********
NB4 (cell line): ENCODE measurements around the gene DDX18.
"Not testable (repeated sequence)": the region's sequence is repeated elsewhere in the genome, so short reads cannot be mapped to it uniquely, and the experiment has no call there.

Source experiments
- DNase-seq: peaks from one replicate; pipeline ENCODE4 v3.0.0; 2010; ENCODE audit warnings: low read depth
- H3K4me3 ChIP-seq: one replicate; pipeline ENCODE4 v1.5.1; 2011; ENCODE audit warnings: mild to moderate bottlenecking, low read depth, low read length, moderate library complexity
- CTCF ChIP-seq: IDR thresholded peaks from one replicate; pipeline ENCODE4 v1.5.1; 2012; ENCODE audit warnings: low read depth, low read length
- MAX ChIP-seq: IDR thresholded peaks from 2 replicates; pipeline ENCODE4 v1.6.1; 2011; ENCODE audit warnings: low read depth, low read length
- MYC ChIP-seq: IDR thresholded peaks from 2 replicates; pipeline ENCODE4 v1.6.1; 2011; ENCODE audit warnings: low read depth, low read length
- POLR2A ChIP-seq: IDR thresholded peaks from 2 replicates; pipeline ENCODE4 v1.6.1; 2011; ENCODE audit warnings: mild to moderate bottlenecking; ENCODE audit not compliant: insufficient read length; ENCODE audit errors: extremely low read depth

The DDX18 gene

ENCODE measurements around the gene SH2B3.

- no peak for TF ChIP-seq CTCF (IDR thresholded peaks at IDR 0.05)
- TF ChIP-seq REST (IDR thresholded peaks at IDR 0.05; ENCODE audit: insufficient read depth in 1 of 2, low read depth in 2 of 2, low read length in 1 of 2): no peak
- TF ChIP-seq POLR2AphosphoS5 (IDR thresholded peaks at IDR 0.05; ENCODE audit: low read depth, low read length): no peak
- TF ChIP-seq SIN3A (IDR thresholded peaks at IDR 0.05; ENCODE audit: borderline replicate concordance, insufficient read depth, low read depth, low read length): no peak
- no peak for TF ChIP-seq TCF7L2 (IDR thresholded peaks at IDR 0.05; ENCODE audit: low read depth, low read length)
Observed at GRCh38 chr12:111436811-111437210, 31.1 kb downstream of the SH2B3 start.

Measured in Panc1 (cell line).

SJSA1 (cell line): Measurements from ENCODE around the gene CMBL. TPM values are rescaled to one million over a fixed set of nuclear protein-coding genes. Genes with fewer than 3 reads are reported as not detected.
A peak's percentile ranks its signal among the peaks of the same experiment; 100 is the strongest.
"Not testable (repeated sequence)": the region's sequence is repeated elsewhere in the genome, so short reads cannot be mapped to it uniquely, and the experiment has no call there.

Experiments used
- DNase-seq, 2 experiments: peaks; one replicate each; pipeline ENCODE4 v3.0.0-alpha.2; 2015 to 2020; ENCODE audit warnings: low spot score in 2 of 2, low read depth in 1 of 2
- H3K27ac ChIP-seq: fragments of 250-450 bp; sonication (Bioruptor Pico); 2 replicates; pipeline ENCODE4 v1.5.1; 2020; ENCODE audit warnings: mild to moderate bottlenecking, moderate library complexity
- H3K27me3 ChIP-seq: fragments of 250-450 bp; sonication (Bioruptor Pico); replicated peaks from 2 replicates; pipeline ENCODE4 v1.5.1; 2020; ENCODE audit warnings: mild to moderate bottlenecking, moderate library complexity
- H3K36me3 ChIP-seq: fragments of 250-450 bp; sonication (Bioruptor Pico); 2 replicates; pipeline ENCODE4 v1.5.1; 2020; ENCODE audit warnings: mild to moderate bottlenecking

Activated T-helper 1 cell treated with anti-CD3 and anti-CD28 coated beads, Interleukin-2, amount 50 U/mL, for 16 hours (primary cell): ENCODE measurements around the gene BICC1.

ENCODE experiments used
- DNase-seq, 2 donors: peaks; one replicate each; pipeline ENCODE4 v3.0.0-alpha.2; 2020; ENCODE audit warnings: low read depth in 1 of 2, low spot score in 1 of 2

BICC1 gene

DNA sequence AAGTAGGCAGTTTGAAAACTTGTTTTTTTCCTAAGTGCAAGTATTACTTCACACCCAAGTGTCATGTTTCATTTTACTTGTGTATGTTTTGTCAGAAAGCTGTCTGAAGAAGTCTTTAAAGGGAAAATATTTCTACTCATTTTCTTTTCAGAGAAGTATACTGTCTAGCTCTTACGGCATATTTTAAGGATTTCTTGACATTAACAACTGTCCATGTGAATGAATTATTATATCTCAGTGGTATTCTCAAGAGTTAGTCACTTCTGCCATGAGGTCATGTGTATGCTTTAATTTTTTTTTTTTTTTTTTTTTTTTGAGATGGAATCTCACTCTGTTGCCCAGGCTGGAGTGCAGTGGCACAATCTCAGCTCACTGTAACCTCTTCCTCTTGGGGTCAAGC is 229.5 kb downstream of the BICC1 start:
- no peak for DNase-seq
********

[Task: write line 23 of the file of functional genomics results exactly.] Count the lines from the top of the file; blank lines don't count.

- DNase-seq, 2 experiments: peaks; one replicate each; pipeline ENCODE4 v3.0.0-alpha.2; 2015 to 2020; ENCODE audit warnings: low spot score in 2 of 2, low read depth in 1 of 2